Firefighting Obesity - A New Study!

       Firefighting a heroic profession no doubt! What you probably didn’t know is that the prevalence of obesity among firefighters is higher than almost any other profession. Yes, it’s surprising, and certainly counterintuitive. But it’s true. According to one study, this stems from fire station eating culture, sedentary work while not fighting fires, among other factors (Dobson et al. 2013). However, the reasons for firefighter obesity won’t be our focus here. Let’s turn to another study, and see what takeaways we might apply in our own lives.
       In a recent cross-sectional study by my friend and colleague Dr. Maria Korre at the Harvard T.H. Chan School of Public Health, 400 male U.S. firefighters were randomly assessed to identify significant predictors of left ventricular (LV) mass (Korre et al. 2016). Why LV mass? The left ventricle is an important part of your heart’s pumping system, and its mass turns out to be a strong predictor of cardiovascular disease events such as sudden cardiac death and heart attack. It also turns out that high LV mass is common among U.S. firefighters.

       So what were the strongest risk factors associated with high LV mass in the recent Harvard study? Or put another way, which attributes  most greatly increased a firefighter’s chance of having high LV mass? Given we’re dealing with firefighters, you might suspect something wild and unique. This was not the case. It turns out the most consistent and significant predictor of high LV mass was body mass index (BMI). Yet again, BMI sounding the health alarm! Though not everyone is a male firefighter, I think such findings should flag our attention.
       The importance of BMI to health and longevity has been stressed in my previous blog. Dr. Korre’s study, like many others, reinforces this. For those unfamiliar, BMI is essentially a height-adjusted weight metric that will tell you whether you are overweight. It would do us all good to know our own BMI. You can quickly and easily calculate it using this Standard BMI Calculator. To know what constitutes a healthy BMI, simply read my previous blog. For a full interview with Dr. Korre about her recent study, click here. On that note, thank you Dr. Korre for your excellent work at Harvard and for investigating the importance of BMI. Cheers to good health!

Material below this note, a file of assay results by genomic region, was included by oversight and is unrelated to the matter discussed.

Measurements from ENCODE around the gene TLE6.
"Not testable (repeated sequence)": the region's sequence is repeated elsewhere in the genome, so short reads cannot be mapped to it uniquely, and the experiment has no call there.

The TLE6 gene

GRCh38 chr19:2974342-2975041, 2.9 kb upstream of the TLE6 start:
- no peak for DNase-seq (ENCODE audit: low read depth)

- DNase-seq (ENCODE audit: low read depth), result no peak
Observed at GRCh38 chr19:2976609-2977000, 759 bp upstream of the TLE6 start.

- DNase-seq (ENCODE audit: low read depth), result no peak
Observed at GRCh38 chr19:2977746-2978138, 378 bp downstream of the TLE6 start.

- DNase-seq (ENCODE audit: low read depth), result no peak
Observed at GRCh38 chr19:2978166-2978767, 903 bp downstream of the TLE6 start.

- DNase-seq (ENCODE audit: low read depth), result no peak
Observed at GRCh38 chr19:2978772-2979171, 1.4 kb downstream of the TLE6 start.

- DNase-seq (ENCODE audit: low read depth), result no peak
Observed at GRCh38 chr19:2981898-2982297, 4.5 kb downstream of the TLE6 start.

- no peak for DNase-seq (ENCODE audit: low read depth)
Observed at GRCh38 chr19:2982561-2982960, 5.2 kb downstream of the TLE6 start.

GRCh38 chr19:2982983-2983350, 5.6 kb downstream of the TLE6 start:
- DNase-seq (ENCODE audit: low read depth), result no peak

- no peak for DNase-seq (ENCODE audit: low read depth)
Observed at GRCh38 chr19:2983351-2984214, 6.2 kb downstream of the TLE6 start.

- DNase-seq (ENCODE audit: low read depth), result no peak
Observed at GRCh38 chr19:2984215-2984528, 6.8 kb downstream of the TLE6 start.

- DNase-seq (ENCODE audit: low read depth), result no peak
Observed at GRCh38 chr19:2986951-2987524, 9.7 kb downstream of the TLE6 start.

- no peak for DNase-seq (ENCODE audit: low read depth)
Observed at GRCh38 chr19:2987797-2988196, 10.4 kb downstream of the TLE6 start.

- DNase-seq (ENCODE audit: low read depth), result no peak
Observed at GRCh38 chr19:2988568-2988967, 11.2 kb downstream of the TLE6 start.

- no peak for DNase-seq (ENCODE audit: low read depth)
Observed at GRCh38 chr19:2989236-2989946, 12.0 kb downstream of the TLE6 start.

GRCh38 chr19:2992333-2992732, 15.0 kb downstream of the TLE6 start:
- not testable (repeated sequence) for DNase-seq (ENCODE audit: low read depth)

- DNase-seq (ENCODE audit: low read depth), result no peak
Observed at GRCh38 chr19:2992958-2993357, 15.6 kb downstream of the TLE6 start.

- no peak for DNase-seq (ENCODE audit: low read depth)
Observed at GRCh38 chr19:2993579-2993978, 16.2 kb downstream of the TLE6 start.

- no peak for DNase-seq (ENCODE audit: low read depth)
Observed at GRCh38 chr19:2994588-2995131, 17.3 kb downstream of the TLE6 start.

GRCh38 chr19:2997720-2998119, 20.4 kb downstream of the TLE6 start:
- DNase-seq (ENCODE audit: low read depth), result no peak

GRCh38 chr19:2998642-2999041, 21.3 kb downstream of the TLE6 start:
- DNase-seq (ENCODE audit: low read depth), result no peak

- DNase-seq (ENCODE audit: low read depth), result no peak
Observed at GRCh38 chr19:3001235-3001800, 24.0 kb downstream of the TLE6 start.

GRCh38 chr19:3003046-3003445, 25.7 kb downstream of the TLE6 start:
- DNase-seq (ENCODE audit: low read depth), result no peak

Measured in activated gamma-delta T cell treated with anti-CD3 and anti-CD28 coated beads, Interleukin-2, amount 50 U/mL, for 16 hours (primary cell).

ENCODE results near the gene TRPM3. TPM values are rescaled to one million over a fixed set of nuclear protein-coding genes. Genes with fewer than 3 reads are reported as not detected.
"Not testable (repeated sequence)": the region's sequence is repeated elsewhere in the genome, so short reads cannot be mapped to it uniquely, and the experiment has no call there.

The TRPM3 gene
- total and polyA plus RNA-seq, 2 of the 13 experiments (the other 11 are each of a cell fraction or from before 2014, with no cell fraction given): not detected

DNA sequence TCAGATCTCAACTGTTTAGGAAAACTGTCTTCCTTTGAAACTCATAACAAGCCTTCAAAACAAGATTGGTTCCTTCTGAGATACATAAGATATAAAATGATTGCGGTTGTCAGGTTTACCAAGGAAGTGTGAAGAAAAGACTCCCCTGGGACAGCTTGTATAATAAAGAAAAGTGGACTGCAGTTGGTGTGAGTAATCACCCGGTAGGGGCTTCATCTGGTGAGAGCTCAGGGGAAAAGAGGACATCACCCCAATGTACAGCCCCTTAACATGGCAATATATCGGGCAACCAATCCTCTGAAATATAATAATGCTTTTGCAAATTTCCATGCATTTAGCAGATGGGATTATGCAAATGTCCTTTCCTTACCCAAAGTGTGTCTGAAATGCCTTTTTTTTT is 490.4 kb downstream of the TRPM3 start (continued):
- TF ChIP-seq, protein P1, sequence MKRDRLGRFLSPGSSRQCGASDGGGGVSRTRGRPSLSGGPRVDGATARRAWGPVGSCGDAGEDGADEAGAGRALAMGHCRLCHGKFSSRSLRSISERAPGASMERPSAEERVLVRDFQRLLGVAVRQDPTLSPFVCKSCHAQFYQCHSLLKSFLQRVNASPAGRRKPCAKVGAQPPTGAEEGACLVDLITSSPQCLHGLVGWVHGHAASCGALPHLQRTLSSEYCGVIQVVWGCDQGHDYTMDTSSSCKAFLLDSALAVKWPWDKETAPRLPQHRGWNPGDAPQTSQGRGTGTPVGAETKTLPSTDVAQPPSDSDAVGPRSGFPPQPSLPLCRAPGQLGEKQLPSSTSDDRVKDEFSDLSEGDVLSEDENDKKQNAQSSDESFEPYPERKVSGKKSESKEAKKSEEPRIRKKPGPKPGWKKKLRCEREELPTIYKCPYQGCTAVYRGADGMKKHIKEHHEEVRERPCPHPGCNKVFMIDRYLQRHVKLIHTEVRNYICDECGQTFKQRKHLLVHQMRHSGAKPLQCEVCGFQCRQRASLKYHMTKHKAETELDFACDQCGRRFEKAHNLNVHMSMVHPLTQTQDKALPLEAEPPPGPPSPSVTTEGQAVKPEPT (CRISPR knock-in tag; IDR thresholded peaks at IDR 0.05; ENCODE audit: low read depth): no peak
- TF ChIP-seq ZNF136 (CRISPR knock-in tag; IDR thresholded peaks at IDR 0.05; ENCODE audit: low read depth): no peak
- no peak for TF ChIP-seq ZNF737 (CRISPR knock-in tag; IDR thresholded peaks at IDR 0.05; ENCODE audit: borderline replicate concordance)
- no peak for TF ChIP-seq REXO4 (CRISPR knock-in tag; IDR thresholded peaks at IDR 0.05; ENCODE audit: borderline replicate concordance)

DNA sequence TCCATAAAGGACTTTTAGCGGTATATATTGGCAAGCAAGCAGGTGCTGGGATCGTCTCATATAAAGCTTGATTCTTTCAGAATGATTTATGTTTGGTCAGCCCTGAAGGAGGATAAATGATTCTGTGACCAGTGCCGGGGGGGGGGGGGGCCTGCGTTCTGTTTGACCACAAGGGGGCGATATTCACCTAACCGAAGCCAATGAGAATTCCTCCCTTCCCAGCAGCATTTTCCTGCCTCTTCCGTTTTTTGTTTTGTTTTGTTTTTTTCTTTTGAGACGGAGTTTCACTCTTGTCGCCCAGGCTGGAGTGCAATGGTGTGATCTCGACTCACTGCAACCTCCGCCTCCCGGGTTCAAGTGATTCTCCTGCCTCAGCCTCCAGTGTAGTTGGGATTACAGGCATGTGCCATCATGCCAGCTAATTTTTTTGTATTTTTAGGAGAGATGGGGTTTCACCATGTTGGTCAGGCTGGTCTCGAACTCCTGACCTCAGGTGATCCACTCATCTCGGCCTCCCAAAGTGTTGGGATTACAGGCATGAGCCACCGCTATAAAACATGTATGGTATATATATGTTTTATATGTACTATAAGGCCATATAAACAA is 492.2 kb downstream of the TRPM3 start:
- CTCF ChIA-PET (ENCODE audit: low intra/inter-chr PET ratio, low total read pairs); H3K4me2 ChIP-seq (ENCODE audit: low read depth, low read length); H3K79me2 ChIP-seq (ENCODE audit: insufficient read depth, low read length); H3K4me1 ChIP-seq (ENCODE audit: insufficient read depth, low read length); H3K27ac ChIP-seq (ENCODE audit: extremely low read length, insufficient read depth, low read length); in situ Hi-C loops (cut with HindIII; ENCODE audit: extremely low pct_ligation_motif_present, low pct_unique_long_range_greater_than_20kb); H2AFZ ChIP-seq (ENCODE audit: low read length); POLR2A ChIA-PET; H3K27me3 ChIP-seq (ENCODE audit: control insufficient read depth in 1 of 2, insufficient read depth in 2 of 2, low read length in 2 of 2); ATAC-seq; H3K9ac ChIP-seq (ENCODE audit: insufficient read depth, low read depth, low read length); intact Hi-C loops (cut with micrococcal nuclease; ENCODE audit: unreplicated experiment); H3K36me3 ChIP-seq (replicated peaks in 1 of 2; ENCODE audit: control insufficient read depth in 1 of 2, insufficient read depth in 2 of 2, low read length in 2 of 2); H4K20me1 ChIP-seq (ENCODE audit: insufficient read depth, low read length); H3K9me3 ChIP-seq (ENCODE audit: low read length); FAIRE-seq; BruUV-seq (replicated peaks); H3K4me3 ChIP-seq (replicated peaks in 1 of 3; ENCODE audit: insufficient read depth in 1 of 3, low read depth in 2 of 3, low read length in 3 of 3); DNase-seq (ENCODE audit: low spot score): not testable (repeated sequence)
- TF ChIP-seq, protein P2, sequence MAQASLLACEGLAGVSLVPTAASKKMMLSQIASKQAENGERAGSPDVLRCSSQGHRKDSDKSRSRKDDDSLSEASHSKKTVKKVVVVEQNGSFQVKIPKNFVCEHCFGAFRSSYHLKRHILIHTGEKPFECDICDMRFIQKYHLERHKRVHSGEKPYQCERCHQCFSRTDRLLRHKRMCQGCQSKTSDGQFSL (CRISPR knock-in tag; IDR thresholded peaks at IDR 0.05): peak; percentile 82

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                                                            Shahir Masri
                                                            Doctor of Science
                                                            Environmental Health Science


  • Dobson, M., B. Choi, P.L. Schnall, E. Wigger, J. Garcia-Rivas, L. Israel, and D.B. Baker. 2013. Exploring occupational and health behavioral causes of firefighter obesity: a qualitative study. Am J Ind Med. 56(7):776-790.
  • Maria Korre, L.G.G. Porto, A. Farioli, J. Yang, D. C. Christiani, C.A. Christophi, D.A. Lombardi, R. J. Kovacs, R. Mastouri, S. Abbasi, M. Steigner, S. Moffatt, D. Smith, S. N. Kales. 2016. Effect of Body Mass Index on Left Ventricular Mass in Career Male Firefighters. The Journal of Cardiology. Accepted Manuscript.

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